2011 Year in Review
has proven to be a challenging one for public policy advocates. As we are
all aware, the decision making deadlock in the halls of Congress has resulted
in disappointment and frustration for those engaged in the work of justice
advocacy. We have seen over and over that there are those among our
elected officials for whom political gamesmanship and the pushing of a rigid
political ideology has eclipsed any desire to serve the people whom they were
elected to care for and represent.
of the common good is a bitter pill to swallow, but despite all the obstacles
we faced as a nation in 2011 scripture reminds us that we cannot give up hope.
not become weary in doing good, for at the proper time we will reap a harvest
if we do not give up." - Galatians 6:9
part, members of the Justice and Peace Action Network refused to be silenced.
Together you sent nearly 33,000 letters, faxes and phone calls to decision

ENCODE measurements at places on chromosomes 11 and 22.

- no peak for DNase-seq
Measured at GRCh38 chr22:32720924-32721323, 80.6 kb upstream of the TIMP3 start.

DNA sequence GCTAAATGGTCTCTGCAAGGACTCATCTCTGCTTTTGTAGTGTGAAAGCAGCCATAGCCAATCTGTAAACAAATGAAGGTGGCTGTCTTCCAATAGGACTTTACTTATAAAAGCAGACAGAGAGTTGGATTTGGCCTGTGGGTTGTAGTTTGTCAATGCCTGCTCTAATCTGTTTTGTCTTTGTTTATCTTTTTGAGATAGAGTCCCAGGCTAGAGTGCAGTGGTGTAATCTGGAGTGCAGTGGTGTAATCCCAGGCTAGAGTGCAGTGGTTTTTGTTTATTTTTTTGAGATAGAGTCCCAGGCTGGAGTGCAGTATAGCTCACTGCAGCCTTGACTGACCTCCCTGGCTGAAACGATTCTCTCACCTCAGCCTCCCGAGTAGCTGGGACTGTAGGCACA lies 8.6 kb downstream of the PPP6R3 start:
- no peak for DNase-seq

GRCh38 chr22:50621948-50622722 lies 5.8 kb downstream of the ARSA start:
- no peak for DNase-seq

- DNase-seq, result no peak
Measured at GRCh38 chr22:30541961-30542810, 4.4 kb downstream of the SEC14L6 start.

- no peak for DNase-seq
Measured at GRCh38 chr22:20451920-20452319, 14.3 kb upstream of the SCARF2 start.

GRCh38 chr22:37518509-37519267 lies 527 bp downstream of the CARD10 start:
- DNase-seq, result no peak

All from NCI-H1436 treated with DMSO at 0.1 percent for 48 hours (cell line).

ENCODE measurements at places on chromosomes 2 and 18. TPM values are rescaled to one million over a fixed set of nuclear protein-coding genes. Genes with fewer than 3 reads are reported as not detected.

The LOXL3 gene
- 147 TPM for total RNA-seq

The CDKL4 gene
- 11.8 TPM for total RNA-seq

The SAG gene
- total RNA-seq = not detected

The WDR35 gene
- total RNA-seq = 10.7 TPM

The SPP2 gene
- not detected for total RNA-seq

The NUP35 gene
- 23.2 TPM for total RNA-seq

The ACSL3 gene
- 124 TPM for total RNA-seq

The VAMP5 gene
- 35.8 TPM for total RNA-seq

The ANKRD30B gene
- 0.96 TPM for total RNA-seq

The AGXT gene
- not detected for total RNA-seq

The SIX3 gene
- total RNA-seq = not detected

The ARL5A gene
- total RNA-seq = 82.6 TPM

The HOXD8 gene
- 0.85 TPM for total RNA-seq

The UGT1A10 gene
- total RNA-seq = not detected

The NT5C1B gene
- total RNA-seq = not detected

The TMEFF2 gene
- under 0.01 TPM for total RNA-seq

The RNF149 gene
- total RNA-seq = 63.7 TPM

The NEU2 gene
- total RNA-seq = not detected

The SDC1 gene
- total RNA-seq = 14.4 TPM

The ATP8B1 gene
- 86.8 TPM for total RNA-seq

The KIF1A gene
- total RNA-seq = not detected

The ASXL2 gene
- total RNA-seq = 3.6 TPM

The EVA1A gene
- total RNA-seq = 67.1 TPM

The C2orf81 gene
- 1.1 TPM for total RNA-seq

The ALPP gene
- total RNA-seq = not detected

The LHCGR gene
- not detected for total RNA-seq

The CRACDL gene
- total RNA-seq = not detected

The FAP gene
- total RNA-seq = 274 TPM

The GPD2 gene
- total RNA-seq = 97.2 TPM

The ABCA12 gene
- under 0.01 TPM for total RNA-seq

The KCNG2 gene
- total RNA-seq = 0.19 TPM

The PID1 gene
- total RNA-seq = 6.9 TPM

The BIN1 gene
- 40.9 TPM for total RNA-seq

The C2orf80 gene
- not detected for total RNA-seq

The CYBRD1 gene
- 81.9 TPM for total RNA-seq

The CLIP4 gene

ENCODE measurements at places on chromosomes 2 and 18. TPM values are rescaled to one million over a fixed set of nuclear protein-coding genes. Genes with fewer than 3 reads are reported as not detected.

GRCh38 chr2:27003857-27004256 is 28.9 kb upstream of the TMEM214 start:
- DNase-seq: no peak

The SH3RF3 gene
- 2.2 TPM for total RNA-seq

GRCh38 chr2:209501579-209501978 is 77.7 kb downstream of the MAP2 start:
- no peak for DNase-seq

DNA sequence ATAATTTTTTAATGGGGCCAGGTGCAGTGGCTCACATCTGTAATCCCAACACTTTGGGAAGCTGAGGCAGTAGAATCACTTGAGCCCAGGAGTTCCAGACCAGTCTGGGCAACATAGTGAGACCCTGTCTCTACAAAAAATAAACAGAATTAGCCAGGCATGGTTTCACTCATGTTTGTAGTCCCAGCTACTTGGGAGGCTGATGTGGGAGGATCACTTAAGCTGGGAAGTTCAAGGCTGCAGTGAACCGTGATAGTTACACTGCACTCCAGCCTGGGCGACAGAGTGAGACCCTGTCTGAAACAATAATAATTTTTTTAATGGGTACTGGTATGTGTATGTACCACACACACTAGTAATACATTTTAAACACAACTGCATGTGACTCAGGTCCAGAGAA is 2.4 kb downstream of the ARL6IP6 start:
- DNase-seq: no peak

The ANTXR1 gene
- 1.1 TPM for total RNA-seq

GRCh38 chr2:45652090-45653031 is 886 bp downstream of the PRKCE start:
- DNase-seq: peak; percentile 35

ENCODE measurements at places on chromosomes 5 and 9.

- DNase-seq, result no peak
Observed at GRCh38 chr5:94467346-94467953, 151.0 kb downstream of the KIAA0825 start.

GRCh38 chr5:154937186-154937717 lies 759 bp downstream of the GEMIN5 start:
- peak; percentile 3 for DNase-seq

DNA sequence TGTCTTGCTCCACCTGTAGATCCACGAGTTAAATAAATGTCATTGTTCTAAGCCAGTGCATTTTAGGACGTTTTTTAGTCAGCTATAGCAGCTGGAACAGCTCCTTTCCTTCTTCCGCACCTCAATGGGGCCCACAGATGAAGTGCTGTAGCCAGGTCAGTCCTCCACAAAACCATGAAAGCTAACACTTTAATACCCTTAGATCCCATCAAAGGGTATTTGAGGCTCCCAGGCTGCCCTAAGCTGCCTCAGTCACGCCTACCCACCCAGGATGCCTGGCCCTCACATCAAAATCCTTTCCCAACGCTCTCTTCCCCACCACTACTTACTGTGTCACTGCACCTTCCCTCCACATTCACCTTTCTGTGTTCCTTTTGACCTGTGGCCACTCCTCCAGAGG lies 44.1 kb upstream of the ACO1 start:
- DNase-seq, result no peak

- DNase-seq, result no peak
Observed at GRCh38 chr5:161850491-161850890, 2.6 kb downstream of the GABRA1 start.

makers. There is much we can do by lifting our voices together in 2012. Get
ready for a year of action by reviewing some of the issues you advocated on and
preparing for what comes next.
Not signed up for the Justice and Peace Action Network? Sign up now!
- Face to Face with Extractive Resources
The PR battle against the destructive processes of mining coal,
drilling and mining for oil, and fracking for natural gas intensified
enormously in 2011. The Gulf Oil disaster in 2010 set the stage, mountaintop
removal/clean water legislation in Congress raised the public policy discussion
to a new level, and Moving Planet/350.org energized voices in local
communities. The September demonstrations in Washington, DC against the XL
Pipeline helped President Obama delay approval of the enormous environmental
destruction and climate change potential of the tar sands pipeline. So in 2011,
the new awareness has become Extractive
Industries? - No! Clean Water? - Yes! Learn more about Environmental Ministries.